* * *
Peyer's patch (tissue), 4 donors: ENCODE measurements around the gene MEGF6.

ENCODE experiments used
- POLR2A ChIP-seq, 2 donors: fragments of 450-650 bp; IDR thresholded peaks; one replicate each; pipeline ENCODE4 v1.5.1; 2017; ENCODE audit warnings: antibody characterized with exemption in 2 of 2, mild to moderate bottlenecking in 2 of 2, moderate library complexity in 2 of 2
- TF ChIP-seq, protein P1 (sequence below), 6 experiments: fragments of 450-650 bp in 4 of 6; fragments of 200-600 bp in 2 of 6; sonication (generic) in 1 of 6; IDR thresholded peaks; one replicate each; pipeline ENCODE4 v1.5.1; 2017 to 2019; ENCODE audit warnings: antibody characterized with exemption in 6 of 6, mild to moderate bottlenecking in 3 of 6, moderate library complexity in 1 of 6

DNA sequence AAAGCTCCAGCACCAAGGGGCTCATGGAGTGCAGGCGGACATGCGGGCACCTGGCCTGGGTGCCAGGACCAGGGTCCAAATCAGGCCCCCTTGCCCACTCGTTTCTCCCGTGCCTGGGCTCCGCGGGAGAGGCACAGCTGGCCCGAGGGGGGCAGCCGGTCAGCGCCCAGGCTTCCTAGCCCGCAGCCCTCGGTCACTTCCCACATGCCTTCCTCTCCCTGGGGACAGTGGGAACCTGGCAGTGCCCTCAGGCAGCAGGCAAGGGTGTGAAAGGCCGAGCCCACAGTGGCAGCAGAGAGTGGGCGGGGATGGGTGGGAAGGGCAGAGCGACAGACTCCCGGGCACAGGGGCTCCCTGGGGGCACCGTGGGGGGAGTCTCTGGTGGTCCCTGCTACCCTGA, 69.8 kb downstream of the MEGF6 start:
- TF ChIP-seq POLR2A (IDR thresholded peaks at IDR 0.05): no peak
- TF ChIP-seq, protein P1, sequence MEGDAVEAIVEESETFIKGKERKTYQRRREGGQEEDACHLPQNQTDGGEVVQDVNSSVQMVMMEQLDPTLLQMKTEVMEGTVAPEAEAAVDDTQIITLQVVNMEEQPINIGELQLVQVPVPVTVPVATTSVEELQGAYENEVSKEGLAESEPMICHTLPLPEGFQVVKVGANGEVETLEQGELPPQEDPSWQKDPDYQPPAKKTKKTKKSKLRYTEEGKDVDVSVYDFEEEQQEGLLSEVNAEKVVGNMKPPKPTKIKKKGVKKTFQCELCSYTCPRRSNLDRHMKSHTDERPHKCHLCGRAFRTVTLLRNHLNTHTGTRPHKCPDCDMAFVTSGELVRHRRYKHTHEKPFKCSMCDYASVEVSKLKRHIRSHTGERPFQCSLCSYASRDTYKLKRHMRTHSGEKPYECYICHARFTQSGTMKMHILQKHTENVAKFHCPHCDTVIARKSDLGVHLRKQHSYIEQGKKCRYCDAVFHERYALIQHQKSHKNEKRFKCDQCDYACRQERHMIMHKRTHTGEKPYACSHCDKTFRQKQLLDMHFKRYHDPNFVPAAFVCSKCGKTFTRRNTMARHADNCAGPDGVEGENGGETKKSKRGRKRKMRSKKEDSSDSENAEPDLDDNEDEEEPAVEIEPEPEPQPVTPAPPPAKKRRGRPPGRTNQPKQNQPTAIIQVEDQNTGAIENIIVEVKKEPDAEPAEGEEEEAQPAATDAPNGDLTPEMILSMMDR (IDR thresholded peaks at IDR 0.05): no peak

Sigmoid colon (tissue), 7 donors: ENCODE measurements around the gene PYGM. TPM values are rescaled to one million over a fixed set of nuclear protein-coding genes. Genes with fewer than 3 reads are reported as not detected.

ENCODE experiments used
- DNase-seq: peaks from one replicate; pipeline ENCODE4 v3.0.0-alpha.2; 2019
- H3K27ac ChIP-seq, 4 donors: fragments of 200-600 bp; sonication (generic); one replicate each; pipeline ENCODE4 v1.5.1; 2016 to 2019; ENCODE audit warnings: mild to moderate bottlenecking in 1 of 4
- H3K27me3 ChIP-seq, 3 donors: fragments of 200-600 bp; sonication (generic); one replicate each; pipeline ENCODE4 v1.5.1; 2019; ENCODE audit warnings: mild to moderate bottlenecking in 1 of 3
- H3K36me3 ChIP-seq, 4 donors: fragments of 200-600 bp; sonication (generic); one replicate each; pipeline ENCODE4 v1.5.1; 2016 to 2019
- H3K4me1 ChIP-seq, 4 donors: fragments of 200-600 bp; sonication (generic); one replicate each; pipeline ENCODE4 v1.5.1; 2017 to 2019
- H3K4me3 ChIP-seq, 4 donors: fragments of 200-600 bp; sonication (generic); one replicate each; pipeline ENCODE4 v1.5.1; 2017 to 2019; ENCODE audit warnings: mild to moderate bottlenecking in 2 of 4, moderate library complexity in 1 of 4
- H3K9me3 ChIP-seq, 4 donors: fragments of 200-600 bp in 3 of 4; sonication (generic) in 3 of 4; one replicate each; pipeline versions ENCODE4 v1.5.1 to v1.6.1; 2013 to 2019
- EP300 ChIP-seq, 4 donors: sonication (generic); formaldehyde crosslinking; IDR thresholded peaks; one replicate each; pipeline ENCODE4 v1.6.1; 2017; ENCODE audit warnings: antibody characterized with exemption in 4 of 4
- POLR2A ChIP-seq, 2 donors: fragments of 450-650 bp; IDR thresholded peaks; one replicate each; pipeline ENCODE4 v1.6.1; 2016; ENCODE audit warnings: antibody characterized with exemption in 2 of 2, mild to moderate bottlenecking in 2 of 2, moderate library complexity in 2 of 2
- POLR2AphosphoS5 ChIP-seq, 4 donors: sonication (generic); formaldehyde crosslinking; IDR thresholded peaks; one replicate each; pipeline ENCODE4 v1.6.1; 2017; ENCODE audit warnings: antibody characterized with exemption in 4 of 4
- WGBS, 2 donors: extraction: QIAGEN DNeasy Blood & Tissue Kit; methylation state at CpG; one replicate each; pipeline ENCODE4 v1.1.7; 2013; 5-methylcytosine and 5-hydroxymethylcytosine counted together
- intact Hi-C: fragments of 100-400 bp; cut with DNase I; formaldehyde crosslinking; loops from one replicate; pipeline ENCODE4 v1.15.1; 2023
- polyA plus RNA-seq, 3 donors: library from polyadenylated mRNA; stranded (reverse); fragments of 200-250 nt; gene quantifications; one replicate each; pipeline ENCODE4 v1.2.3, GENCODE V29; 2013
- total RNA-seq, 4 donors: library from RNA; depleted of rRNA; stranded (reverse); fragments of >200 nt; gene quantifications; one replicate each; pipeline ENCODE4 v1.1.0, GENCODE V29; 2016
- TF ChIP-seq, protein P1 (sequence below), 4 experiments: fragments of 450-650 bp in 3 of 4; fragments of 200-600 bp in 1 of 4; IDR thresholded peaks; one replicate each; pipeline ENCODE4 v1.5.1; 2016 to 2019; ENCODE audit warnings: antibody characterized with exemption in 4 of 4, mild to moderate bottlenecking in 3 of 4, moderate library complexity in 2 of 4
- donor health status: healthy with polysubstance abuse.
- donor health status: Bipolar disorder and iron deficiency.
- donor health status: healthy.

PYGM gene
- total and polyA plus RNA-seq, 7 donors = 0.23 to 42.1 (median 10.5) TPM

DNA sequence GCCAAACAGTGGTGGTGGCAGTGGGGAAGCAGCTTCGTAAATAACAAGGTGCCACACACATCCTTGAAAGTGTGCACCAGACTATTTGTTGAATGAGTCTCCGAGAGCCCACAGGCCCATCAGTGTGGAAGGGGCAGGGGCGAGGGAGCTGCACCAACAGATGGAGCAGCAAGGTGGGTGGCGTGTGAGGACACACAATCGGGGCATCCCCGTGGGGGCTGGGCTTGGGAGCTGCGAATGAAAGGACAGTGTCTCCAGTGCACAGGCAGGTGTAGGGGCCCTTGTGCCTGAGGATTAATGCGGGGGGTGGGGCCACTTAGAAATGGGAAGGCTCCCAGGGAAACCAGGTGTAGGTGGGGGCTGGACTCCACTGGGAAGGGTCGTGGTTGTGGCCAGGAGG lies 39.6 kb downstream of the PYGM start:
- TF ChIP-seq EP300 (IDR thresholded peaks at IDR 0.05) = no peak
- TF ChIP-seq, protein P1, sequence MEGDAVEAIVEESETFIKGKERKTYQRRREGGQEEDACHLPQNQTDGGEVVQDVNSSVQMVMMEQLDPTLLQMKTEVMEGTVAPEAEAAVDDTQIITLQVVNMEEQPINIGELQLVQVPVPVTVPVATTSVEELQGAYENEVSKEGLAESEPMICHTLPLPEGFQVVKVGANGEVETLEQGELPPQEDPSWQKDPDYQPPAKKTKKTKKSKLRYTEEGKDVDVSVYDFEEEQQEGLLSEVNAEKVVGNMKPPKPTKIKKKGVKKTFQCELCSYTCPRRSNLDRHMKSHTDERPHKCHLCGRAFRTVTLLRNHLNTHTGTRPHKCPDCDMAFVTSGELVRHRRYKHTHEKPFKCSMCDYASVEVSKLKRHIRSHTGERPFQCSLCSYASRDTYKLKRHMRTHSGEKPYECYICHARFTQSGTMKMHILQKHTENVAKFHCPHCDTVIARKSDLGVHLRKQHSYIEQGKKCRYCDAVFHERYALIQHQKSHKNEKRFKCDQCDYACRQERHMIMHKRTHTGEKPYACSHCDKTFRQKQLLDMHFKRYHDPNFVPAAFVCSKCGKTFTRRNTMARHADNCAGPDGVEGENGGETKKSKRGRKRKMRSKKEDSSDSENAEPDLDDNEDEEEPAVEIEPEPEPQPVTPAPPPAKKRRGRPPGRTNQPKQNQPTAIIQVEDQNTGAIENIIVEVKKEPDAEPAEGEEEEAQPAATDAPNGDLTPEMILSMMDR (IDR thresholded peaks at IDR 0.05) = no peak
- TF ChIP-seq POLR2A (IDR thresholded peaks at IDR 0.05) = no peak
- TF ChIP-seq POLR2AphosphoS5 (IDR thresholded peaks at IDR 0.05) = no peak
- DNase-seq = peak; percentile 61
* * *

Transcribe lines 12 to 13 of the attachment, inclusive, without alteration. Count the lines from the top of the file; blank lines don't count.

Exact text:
- H3K27me3 ChIP-seq, 3 donors: fragments of 200-600 bp; sonication (generic); one replicate each; pipeline ENCODE4 v1.5.1; 2019; ENCODE audit warnings: mild to moderate bottlenecking in 1 of 3
- H3K36me3 ChIP-seq, 4 donors: fragments of 200-600 bp; sonication (generic); one replicate each; pipeline ENCODE4 v1.5.1; 2016 to 2019